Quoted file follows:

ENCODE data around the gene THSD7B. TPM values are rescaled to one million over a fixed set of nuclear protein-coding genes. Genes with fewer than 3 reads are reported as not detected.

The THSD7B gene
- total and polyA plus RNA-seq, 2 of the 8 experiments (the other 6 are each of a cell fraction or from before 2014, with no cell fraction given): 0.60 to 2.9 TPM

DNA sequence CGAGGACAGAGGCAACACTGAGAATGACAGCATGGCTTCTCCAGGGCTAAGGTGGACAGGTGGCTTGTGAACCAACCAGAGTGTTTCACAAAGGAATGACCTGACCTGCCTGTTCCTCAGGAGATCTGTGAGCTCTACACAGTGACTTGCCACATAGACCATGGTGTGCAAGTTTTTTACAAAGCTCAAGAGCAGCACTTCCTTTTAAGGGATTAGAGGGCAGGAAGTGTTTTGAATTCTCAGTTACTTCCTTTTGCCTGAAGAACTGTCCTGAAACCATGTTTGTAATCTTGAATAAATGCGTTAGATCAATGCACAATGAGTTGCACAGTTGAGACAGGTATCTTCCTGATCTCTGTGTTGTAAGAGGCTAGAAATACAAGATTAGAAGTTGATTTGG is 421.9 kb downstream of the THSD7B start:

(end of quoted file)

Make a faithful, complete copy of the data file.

ENCODE data around the gene THSD7B. TPM values are rescaled to one million over a fixed set of nuclear protein-coding genes. Genes with fewer than 3 reads are reported as not detected.

The THSD7B gene
- total and polyA plus RNA-seq, 2 of the 8 experiments (the other 6 are each of a cell fraction or from before 2014, with no cell fraction given): 0.60 to 2.9 TPM

DNA sequence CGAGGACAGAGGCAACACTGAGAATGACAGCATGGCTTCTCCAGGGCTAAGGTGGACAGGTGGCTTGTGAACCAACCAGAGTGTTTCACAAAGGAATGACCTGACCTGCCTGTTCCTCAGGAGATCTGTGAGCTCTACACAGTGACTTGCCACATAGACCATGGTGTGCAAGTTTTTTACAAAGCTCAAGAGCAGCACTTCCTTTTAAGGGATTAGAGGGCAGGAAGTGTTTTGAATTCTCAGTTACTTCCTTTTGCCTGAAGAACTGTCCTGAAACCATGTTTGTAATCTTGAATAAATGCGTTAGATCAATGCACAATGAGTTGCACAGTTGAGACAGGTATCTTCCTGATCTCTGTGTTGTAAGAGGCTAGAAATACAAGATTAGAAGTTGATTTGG is 421.9 kb downstream of the THSD7B start: